Gluten Free Banana Coconut Bread

 

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This really is a mishmash of different recipes I have tried in the past. The result is a light, fluffy, sweet bread that is delicious on its own, with a wedge of melted butter or topped with your favourite nut butter. The hardest part of all is waiting for the loaf to cool before devouring it! The banana, coconut and vanilla bring a good amount of natural sweetness to the recipe on their own, so I’ve tried to keep the actual sugar content to a minimum.

 

Ingredients:

  • 2 large or 3 small very ripe bananas
  • 1 egg
  • 60g coconut oil (or unsalted butter), melted but not too hot
  • 1tsp vanilla extract
  • 100g buckwheat flour
  • 100g ground almonds
  • 50g soft brown sugar (or equivalent in maple syrup or honey)
  • 25g dessicated coconut
  • 2 tsp baking powder
  • 1 tsp cinnamon or mixed spice
  • Pinch of sea salt
  • A dash of milk (oat or coconut milk are nice alternatives)

 

Method:

Preheat the oven to 190°C and grease a bread tin with butter or coconut oil.

Place the bananas, egg, coconut oil/butter and vanilla extract in a food processor, whizz for a few seconds, then add the dry ingredients and process until fairly smooth. If the mixture becomes too dry, add a dash of milk until you are happy with the consistency. It should be gloopy, not runny. Alternatively, good old fashioned manual whisking can be employed!

 

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Pour the mixture into the bread tin and bake for 30 – 40 minutes, until golden brown and cracked on top. Place a knife through the middle and if it comes out clean, your loaf is ready.

 

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Now the hard part – waiting for it to cool before digging in! Give it a good hour on a cooling rack before attempting to cut the loaf into slices.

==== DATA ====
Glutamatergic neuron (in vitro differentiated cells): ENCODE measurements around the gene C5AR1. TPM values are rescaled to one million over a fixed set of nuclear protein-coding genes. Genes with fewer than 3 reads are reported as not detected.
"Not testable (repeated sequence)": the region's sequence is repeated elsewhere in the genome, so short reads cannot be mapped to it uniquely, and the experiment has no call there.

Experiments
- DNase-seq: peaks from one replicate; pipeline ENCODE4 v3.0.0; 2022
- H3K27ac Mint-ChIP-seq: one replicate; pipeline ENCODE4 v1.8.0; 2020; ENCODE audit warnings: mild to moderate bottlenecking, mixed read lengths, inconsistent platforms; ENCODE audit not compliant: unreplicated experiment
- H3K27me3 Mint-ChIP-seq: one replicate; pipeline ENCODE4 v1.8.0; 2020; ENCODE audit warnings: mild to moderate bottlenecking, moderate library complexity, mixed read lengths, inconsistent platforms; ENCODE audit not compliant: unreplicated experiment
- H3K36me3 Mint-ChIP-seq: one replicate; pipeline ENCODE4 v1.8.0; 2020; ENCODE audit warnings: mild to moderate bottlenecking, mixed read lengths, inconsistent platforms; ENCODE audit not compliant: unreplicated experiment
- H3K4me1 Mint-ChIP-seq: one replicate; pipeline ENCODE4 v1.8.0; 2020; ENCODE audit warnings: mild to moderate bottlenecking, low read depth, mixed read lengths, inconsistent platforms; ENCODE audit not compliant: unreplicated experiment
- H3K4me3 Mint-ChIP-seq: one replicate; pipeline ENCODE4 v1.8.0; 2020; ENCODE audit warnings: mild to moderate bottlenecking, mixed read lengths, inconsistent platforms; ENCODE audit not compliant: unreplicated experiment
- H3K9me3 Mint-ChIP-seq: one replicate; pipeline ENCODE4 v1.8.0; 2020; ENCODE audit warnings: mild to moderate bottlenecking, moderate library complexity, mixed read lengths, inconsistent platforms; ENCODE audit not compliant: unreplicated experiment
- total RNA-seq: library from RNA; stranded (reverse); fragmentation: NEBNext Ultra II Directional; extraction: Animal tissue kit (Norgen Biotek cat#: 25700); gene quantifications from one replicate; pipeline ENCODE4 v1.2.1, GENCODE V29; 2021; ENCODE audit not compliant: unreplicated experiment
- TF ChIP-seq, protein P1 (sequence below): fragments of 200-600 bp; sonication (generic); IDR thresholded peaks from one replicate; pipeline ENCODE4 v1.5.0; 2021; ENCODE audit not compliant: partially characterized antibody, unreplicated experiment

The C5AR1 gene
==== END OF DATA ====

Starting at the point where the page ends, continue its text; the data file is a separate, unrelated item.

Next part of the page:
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This is what happens if you’re impatient like me – it crumbles into chunks….perfect bite-size chunks that have just got to be eaten on the spot!

 

 

Homemade Nut Milk (your mother will be proud of you)

Whatever the reason, you’ve decided against consuming cow’s milk. So now where do you go? The long-life milk aisle of your local supermarket may offer an array of dairy-free alternatives, but take a closer look at the ingredients and you may start to feel a little…cheated. Most shop-bought ‘nut milks’ only contain around 5% nut content. The rest is water and a whole host of other additives that are not altogether necessary.

Yes, it’s easy to grab a carton from the shelf and pour it straight over your muesli. But why not have a go at making your own nut milk? It’s fresh, wholesome and deliciously easy to make. And the bonus is, you know exactly what’s in it, because you made it.

 

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Ingredients

  • 200g of your favourite nuts such as hazel nuts, almonds, brazil nuts or cashews. Feeling adventurous? Why not try a mix of several different nuts?
  • 1litre of filtered water
  • Natural sweetener (optional), such as date syrup, agave syrup, honey or pitted dates.

 

5 simple steps to heavenly nut milk:

1. Soak your chosen nuts overnight in a bowl of filtered water. This softens them ready for blending, and also makes their nutrients more bioavailable to us by decreasing the amount of phytic acid they naturally contain. (Cashew nuts will need less soaking time – about 3 hours. Brazil nuts don’t need soaking.)

2. In the morning, drain and rinse the nuts, place in a blender and add 1 litre of filtered water (less if you want a thicker milk). If you want a sweetened version, add a tablespoon of date syrup, agave syrup, honey or 3 large pitted dates. Another option is to add in a tablespoon of raw cacao or  good quality cocoa powder to give it a chocolatey kick.

3. Blend for 1 minute. In the meantime, prepare your straining device. A muslin cloth, placed over a sieve, placed over a bowl works well.